Lawmakers seek to test pot leniency in court

Detractors fear state may lose unique right to privacy to legislation

Posted: Sunday, February 05, 2006

Some Alaska lawmakers who are tired of the state's court-ordered leniency on marijuana possession say it's time to fire some heavy artillery at the state's judiciary.

With Gov. Frank Murkowski's blessing, they're making headway at the Capitol.

"I hate judicial activism," said Rep. Mike Kelly, R-Fairbanks, referring to both a U.S. Supreme Court ruling that made abortion legal and a landmark Alaska Supreme Court decision that allows residents to possess up to 4 ounces of marijuana.

"Anytime I can get a slug at one of those, I certainly don't want to lose the opportunity," he said.

This year the effort to recriminalize marijuana started the legislative session with some momentum, whereas last year the proposal was bogged down in committee hearings.

The effort slowed last week when the House objected to some of the Senate's provisions in a bill affecting both marijuana possession and methamphetamine manufacture. But lawmakers say it's likely provisions aimed at marijuana users will remain untouched when a conference committee focuses on the bill's meth details.

"Those people will immediately be in jeopardy of home invasion," Bill Parker, lobbyist for Alaskans for Marijuana Regulation and Control, said of people with a few ounces of pot.

Longtime supporters of legalizing marijuana say it's a shame that Alaskans could lose something that makes it unique in the nation.

"You want a little more elbow room, a little more privacy (in Alaska)," Parker said.

Behind the movement to control marijuana use in Alaska are a number of drug abuse and prevention counselors who say this action is long overdue.

"We've lost a lot of family and friends to the drug culture," said Lynda Adams, a former drug prevention counselor and a member of the Alaska Federation of Republican Women, which is backing the bill.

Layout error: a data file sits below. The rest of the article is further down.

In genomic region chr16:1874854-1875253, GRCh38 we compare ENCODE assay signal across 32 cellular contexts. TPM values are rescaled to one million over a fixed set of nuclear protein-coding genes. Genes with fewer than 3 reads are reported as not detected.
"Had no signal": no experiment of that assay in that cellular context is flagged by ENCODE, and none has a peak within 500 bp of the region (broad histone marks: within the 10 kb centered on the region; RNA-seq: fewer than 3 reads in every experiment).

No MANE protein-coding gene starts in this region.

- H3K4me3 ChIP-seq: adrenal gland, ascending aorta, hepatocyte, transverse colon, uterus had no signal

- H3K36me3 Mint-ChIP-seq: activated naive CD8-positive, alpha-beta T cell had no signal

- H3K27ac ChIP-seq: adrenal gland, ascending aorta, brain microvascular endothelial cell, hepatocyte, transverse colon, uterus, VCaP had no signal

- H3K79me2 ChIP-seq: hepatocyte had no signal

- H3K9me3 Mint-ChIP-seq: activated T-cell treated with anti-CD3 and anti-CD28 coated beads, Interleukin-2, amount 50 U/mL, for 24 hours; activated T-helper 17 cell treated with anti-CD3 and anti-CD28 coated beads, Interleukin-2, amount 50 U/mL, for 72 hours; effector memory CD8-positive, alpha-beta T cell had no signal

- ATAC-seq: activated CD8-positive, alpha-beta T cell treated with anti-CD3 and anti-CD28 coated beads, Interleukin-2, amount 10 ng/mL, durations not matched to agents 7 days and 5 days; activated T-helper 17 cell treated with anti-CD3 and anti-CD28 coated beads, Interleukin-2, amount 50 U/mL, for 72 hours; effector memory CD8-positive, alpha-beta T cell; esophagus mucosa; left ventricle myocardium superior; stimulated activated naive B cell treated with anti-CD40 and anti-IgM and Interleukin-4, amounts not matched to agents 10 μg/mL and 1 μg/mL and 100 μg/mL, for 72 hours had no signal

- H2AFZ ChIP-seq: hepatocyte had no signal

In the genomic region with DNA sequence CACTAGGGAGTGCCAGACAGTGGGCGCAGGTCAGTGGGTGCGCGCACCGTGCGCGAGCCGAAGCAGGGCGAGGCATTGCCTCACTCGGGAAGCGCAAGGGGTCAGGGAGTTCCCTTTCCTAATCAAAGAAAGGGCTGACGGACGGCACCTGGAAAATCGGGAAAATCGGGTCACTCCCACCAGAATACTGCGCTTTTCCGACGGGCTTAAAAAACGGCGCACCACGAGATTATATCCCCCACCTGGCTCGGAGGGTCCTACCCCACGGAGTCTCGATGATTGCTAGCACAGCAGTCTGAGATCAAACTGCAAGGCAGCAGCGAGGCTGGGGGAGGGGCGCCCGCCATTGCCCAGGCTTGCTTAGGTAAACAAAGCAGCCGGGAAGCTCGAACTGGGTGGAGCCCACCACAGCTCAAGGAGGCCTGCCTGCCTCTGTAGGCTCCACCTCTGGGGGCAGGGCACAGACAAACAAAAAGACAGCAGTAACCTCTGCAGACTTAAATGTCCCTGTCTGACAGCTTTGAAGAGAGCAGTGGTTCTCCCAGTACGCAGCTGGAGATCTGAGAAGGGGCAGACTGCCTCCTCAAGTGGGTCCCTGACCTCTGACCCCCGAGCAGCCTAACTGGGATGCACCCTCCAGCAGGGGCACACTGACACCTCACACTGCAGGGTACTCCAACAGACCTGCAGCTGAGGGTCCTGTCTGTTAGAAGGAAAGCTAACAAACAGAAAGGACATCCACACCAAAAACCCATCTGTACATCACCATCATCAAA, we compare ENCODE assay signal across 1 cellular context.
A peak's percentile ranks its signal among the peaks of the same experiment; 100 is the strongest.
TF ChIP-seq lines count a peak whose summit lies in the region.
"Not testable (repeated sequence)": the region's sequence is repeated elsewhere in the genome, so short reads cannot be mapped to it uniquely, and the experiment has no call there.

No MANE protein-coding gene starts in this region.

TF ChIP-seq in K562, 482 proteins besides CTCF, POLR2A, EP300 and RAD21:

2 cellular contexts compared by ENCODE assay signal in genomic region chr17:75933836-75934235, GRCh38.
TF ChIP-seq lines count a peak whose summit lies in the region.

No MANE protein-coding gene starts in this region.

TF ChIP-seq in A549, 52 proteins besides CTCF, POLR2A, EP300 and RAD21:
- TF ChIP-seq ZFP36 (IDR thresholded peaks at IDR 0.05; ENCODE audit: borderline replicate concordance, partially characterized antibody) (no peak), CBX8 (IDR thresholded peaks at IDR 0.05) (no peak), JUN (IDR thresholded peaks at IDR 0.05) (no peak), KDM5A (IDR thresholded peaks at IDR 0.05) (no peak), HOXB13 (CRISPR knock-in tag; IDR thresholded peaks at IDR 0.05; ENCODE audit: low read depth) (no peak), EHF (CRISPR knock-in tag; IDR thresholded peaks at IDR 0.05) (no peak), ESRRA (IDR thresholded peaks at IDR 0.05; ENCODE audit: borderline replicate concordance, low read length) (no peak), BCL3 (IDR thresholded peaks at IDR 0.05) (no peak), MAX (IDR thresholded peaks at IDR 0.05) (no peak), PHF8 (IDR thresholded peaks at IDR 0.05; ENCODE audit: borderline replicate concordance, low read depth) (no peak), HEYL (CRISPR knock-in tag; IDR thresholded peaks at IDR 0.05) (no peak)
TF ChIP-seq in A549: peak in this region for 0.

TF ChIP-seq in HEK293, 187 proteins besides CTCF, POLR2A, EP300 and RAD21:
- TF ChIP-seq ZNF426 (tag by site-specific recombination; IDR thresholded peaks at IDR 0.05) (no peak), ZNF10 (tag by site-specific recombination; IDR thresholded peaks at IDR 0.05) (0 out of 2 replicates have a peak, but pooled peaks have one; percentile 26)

Keith Stroup, founder of the National Organization for the Reform of Marijuana Laws, said 12 states no longer treat minor marijuana offenses as crimes. No arrests are made for possession and users are not threatened with jail. Instead they pay a civil fine, similar to a speeding ticket.

But Alaska is the only state in which no citation or jail time is given for small amounts of possession.

A 1975 Alaska Supreme Court ruling known as Ravin vs. State allowed residents to keep small amounts of marijuana in their homes under a right to privacy protected in the Alaska Constitution.

The court didn't define a "small amount." The Alaska Legislature in 1982 passed legislation that said residents could have up to 4 ounces.

The right was challenged in 1990 with a ballot initiative approved by voters, criminalizing marijuana possession. Violators were issued citations and ordered to pay fines.

A Court of Appeals in 2003 ruled that prosecuting Alaskans for possessing marijuana was unconstitutional. The ruling continues to stand today.

"(Alaska) is the model. In fact, until federal law is changed, it's as far as you can go," Stroup said.

Stroup said there is no requirement that a state maintain a criminal penalty against marijuana smoking, even though the federal government has a law against it.

Last year, during Senate hearings on the bill, smokers said marijuana is no less harmful than abusing alcohol or tobacco.

"If more people came out and admitted they smoke marijuana, there would be less of a stigma," said Dan Grafford, who smokes it to deal with the pain from severe back injuries.

"Senators and legislators like to have a bourbon instead of smoking a joint so they don't see it from the perspective of the smoker," Grafford said this week.

But Adams, the former drug prevention counselor, said marijuana smoking is no longer a laughing matter. According to a University of Mississippi study, THC levels in Alaska pot were at 1 percent in the 1970s and now are at 14 percent.